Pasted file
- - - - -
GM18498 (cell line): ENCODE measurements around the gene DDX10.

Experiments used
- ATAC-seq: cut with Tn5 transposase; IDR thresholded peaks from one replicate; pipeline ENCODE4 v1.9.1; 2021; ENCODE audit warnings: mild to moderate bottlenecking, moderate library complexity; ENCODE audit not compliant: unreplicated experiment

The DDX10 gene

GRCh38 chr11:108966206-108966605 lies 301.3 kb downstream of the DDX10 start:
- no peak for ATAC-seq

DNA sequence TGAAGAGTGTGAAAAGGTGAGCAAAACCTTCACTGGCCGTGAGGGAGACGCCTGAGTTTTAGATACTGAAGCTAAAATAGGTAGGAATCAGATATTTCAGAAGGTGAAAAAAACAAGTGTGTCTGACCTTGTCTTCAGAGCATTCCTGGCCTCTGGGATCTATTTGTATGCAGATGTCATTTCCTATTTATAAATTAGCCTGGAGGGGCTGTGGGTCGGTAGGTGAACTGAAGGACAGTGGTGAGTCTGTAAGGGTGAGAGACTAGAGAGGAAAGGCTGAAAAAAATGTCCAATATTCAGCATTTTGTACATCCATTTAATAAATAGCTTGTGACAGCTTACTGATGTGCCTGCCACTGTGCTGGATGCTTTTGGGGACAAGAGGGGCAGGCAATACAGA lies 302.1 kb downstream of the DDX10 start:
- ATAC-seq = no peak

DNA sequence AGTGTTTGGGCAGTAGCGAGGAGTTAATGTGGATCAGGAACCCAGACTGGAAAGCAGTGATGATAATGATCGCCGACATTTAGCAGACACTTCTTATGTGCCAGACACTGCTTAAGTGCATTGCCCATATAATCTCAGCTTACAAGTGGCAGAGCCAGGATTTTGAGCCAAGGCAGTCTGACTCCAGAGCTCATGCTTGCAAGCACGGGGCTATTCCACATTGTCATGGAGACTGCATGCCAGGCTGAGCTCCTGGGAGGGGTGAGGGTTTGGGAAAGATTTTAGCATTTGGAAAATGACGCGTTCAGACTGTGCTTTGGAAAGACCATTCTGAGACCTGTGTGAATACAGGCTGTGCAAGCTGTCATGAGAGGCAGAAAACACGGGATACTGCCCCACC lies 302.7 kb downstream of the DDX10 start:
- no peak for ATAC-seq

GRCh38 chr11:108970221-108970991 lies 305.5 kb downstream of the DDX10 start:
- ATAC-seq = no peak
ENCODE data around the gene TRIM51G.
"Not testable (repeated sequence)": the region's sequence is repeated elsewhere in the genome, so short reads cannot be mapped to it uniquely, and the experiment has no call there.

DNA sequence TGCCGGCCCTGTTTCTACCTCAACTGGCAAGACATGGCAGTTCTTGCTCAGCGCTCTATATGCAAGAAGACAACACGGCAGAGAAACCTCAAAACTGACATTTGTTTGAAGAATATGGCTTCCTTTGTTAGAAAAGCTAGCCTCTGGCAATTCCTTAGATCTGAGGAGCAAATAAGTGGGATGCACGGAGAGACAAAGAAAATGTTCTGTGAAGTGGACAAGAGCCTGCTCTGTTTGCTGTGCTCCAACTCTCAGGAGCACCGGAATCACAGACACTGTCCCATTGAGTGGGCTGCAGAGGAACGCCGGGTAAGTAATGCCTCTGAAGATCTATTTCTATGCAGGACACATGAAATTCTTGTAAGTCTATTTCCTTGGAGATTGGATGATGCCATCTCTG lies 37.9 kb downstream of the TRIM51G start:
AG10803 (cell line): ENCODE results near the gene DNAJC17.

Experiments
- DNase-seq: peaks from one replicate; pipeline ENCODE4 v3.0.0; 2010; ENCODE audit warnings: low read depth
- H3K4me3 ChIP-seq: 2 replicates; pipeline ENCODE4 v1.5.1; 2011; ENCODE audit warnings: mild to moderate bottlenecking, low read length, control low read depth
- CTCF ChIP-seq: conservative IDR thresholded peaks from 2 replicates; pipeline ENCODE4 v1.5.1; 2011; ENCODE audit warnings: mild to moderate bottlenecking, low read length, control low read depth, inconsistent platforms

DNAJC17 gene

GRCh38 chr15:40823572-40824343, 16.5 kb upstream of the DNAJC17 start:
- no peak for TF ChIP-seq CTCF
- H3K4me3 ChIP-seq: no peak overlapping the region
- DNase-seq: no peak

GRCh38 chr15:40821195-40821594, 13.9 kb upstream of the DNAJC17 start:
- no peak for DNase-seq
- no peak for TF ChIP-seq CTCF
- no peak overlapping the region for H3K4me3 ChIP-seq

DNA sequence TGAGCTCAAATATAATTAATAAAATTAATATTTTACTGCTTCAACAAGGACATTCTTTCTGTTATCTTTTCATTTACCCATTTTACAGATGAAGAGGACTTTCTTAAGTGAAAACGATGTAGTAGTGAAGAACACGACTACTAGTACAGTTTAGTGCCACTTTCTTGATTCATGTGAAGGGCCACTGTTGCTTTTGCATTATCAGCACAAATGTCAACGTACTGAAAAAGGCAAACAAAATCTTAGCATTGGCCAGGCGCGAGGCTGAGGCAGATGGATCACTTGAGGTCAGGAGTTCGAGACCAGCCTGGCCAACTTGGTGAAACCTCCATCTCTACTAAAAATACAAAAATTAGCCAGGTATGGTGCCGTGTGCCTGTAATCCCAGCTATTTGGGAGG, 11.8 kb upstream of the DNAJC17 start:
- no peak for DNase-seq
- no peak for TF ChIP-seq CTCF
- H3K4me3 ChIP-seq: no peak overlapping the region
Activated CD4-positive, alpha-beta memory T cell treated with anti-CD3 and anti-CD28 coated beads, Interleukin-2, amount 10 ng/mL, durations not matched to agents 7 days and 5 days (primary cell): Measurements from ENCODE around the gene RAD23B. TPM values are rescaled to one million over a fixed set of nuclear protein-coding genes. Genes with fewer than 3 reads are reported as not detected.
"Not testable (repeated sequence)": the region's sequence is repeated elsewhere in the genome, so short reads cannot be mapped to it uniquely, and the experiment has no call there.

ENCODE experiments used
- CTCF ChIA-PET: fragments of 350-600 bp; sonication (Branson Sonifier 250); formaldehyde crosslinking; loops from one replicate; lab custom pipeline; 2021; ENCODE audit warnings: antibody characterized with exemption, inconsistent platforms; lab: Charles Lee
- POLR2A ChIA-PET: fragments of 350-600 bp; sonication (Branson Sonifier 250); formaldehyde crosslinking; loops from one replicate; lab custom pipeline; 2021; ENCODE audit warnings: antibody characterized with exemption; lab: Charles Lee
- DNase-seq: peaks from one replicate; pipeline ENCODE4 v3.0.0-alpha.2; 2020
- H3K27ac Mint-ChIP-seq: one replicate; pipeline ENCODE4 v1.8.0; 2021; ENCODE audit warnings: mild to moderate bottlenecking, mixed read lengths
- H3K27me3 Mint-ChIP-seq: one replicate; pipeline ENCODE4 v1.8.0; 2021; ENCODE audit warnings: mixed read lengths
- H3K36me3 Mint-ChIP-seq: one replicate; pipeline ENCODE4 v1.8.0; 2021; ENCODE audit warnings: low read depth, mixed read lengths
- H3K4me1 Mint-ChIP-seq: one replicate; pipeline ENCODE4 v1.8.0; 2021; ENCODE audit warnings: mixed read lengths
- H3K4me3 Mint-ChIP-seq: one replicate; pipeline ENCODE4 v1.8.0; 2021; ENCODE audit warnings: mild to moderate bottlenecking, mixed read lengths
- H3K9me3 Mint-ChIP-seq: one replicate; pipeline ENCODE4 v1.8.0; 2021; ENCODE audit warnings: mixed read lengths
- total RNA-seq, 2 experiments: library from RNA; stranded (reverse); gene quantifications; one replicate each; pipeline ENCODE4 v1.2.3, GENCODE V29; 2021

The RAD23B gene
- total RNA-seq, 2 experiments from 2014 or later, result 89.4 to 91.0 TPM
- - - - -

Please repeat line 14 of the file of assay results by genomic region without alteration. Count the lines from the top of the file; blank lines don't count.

"Not testable (repeated sequence)": the region's sequence is repeated elsewhere in the genome, so short reads cannot be mapped to it uniquely, and the experiment has no call there.